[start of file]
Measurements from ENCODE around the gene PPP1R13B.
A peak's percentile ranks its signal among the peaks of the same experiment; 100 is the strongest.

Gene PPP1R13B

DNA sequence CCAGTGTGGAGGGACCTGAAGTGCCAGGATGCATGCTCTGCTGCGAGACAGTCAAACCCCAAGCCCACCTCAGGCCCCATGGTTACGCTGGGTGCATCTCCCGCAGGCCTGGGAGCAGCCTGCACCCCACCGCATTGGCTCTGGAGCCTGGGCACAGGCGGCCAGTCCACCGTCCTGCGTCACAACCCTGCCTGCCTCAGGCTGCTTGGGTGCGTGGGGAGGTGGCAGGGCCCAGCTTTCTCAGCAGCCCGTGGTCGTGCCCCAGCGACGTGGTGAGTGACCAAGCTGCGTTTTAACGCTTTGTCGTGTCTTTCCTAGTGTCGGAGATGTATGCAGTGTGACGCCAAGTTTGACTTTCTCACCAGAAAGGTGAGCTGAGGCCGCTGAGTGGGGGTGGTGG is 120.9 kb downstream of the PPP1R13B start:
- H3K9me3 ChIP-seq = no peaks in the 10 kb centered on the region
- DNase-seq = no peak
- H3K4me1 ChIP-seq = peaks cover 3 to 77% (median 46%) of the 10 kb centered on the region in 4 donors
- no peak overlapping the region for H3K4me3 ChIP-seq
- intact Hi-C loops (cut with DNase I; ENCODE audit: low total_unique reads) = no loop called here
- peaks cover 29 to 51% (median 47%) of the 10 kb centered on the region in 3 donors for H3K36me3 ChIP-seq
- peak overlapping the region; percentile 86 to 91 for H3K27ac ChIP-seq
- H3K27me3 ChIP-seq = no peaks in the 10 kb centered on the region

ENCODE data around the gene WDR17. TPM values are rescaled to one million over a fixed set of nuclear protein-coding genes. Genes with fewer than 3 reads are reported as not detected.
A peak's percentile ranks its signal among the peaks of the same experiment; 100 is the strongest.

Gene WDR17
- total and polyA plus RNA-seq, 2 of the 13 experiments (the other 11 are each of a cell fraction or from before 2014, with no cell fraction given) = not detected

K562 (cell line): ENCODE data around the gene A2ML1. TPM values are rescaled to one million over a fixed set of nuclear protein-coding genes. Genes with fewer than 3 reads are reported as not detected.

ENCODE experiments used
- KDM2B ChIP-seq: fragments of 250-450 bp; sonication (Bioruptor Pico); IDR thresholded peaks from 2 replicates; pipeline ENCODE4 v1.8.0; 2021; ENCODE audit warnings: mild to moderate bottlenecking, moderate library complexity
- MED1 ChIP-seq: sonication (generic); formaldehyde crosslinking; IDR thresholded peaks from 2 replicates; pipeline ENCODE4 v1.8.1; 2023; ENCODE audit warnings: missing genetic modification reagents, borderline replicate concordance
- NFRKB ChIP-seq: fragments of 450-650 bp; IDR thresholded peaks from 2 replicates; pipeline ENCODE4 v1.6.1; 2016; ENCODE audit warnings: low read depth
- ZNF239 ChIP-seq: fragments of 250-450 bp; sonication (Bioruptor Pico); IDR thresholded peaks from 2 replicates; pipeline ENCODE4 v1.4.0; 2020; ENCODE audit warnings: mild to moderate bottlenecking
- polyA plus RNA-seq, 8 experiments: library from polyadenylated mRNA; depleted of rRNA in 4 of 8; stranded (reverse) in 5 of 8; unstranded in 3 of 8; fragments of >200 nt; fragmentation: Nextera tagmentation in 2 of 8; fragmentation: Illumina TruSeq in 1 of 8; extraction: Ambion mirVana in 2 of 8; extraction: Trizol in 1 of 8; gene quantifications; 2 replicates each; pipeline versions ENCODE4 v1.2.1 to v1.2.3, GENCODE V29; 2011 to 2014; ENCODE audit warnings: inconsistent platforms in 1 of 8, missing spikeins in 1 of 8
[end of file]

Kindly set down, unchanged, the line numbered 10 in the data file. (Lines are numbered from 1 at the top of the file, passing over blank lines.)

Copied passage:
- peaks cover 29 to 51% (median 47%) of the 10 kb centered on the region in 3 donors for H3K36me3 ChIP-seq